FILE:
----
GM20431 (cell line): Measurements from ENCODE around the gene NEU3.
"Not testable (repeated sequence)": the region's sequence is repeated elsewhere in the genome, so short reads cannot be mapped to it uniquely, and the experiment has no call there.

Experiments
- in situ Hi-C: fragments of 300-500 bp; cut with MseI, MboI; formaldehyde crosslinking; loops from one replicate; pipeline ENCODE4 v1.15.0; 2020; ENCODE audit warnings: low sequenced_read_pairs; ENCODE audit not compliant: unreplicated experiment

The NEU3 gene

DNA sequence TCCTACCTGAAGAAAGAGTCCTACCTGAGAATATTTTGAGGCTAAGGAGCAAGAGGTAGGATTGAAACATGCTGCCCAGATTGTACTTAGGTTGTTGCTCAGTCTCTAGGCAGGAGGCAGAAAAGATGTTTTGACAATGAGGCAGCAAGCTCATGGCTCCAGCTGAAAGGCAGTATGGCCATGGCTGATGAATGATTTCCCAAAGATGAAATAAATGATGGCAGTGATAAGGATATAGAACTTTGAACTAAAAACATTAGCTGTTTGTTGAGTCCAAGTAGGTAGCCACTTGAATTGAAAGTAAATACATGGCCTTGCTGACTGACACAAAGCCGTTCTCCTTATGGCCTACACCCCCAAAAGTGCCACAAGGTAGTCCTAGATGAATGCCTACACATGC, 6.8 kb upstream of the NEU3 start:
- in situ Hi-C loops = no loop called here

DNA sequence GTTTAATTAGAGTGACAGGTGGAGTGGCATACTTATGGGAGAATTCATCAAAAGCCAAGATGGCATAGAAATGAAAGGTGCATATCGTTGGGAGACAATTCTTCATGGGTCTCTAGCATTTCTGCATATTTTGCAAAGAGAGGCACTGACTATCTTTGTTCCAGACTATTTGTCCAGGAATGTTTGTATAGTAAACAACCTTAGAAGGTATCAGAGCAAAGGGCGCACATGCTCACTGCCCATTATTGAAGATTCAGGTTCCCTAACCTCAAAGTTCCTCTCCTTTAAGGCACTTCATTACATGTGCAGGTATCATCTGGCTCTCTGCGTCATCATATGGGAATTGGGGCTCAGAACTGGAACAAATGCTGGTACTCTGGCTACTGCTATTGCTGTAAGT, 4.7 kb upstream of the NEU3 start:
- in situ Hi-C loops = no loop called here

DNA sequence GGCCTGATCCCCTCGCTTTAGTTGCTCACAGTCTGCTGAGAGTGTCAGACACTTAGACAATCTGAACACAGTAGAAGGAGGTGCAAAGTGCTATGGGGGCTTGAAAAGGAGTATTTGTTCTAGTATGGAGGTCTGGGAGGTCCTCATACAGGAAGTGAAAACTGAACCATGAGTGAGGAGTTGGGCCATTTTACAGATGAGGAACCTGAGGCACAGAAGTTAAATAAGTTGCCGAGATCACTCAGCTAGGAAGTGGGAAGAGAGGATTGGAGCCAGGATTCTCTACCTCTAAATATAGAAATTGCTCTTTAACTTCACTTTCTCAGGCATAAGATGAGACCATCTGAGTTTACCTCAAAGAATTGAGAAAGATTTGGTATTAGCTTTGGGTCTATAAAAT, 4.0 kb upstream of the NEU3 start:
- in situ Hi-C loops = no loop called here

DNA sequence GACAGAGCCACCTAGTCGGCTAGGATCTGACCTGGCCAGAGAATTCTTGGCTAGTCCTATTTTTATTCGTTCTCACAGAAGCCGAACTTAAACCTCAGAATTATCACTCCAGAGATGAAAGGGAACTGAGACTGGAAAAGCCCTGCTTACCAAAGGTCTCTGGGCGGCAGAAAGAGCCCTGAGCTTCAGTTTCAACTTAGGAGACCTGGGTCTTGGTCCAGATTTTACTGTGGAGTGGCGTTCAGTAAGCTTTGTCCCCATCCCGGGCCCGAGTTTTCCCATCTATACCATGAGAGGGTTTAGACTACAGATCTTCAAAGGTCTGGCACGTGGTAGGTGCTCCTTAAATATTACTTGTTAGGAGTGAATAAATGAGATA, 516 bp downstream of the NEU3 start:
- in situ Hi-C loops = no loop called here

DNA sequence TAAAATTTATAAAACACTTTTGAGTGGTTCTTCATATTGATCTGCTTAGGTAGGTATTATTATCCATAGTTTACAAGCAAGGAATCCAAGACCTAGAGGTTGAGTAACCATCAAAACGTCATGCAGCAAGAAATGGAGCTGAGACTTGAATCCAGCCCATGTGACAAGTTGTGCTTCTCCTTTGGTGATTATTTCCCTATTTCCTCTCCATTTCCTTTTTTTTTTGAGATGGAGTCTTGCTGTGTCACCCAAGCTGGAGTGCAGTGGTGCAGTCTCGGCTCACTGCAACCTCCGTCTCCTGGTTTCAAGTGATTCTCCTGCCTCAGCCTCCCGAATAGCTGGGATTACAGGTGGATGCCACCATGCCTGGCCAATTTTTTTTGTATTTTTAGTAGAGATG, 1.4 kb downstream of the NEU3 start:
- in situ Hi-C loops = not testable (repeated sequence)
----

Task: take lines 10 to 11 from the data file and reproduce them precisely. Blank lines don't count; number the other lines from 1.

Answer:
DNA sequence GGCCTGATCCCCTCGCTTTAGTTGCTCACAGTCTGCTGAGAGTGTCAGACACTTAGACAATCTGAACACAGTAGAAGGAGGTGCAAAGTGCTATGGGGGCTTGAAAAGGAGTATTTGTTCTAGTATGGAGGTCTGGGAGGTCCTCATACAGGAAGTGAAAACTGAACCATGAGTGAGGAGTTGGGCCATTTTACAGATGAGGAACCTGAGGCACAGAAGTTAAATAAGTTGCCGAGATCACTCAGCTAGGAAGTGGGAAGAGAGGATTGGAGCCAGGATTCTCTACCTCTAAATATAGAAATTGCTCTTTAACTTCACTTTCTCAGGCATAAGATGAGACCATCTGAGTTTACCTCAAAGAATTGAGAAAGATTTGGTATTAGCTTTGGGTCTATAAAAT, 4.0 kb upstream of the NEU3 start:
- in situ Hi-C loops = no loop called here